MaxPixels, CC0
Source: MaxPixels, CC0

We’re all aware that we’re often pitched to. So we try to sift through the hype to find nuggets of validity. Not easy.

One of the more trusted such nuggets is if a product or company has won a prestigious award. Well, I have a client who works for a company listed as one of Fortune’s “100 Best Companies to Work For.” He told me that all employees were “strongly encouraged” to give the company top ratings on Fortune’s questionnaire. So could it be that the “Best Companies” award is, in part, for the companies that most strong-armed its employees?

Here are other examples of hype that we may be insufficiently girded against:

Making it appear simpler than it is

It seems that every how-to article offers 5 or so steps, secrets, or keys to losing weight, finding love, better sex, landing a job, conquering procrastination, being charismatic, etc. Such advice often relies less on solid data than on real or “composite” anecdotes, or “If I did it, so can you.”

Of course, there’s a Grand Canyon of difference between the author, who has the efficacy to produce a well-published article and the typical reader. And when we think about all the how-to articles and books we've read, and the Dr. Phil, Dr. Oz, and Oprah segments we've watched, have we usually implemented their magic formula? And even if we did, did it improve us as much or as easily as implied?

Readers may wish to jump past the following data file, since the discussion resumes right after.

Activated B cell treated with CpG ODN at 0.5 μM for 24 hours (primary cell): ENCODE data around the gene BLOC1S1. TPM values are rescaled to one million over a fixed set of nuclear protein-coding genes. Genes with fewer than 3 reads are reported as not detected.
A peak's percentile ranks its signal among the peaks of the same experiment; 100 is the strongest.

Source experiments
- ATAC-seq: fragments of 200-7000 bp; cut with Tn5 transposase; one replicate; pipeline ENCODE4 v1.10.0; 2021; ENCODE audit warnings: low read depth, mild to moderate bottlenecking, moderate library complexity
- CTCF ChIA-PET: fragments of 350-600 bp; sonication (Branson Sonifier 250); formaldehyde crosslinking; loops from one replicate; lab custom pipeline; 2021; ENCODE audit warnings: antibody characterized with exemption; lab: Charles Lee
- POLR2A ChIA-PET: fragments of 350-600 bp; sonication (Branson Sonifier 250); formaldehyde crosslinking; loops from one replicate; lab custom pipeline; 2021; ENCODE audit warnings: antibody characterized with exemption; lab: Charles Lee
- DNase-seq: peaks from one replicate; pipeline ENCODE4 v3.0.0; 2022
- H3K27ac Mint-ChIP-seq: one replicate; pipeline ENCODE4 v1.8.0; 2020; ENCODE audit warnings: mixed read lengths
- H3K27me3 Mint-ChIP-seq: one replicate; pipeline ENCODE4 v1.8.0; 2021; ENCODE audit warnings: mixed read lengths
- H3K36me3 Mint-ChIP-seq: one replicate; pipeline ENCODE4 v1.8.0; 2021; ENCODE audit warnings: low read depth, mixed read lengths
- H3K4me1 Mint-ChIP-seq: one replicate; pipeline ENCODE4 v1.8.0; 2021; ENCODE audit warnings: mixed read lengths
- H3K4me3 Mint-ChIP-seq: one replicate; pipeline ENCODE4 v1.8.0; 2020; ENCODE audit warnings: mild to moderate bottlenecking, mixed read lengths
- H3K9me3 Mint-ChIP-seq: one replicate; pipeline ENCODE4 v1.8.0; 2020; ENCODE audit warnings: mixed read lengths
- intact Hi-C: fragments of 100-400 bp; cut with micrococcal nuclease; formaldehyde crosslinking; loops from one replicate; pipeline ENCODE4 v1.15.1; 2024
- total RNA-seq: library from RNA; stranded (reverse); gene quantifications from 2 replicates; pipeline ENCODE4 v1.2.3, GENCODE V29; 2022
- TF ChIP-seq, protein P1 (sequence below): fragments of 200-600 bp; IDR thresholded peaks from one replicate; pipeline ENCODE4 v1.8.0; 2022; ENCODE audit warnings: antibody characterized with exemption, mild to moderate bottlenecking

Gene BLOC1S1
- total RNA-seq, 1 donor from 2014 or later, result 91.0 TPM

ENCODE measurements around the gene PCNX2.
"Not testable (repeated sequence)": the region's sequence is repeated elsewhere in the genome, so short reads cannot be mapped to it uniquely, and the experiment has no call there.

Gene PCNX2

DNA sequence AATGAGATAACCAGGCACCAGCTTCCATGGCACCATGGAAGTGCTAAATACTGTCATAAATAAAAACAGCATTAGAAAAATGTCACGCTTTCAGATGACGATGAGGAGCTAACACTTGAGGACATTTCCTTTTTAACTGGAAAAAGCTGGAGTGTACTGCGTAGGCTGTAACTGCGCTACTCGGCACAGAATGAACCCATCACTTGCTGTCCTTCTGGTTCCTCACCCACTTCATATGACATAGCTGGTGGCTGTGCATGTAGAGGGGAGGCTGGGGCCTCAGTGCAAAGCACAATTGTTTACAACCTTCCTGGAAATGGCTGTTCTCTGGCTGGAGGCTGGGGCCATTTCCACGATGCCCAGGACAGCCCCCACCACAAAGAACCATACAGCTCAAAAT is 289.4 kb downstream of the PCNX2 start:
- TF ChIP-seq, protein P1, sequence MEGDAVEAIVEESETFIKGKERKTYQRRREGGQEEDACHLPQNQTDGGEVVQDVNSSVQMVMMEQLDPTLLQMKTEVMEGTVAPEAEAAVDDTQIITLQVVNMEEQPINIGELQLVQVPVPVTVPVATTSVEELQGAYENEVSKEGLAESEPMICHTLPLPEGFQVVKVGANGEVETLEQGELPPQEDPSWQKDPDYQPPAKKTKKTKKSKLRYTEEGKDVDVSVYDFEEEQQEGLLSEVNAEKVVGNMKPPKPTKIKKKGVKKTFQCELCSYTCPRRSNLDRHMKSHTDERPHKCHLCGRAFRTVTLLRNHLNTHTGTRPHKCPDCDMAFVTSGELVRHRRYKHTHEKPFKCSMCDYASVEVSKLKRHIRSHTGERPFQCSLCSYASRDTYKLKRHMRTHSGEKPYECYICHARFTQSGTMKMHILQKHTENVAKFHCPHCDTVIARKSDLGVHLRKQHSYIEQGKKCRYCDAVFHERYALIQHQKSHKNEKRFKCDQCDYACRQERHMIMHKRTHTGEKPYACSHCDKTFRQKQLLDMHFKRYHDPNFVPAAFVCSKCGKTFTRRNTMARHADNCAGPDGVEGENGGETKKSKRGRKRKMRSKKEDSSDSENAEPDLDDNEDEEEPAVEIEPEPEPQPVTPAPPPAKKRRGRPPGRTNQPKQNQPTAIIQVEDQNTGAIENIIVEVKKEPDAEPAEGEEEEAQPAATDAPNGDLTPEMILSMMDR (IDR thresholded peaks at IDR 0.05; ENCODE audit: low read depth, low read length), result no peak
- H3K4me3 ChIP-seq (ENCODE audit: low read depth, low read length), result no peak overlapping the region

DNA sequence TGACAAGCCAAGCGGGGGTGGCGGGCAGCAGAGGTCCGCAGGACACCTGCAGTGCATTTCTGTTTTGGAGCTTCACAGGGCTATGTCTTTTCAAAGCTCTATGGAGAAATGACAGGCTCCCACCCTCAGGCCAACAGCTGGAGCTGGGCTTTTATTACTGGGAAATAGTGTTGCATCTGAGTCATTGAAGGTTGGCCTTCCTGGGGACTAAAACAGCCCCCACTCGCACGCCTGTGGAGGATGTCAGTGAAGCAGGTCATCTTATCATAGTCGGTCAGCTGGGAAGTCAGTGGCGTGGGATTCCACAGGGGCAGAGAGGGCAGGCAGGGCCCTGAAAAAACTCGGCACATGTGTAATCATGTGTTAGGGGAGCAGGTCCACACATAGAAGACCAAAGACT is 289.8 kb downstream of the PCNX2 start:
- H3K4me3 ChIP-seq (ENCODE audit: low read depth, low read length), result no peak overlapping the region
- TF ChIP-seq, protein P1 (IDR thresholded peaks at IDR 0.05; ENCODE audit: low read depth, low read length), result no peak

Ads

Of course, advertisements are known hype machines. How often is a “disruptive” innovation really “disruptive?"” How often is something described as “awesome” or amazing” really awesome or amazing?

Some types of ads particularly deserve a shout-out.

  • Companies whose commercials imply or state that their employees are their most important product. At the same time as such commercials are running, many of those firms are automating jobs or converting full-time benefited positions into part-time temp gigs. Would companies do that if people were their most important product?
  • Most commercials prey on emotions but the wedding ads’ effects seem particularly hurtful, for example, the onslaught of ads in bride’s magazines that urge spending big on “your special day.“ That spending, in total, can exceed even a solid down payment on a home, the benefits of which last far longer than five hours or even a weekend blowout.
  • Watch a travel commercial and you might see an awestruck couple staring at some ruin. What percentage of the time were you awestruck staring at some ruin or other piece of history? Or you’ll see a couple cavorting pre-orgasmically in turquoise waters. Think of all the beach trips you’ve been on. What percentage of your vacation was spent like that?
  • Particularly hypocritical are commercials for movies or plays. The scripts tend to be anti-capitalist (The good guy is usually of modest means, the bad guy is rich) but to get more of that “reviled” capitalist lucre, movie producers are zealous practitioners of advertising hype. It seems that every email I get urging me to come to a play calls it “a blockbuster,” “hysterically funny,” etc.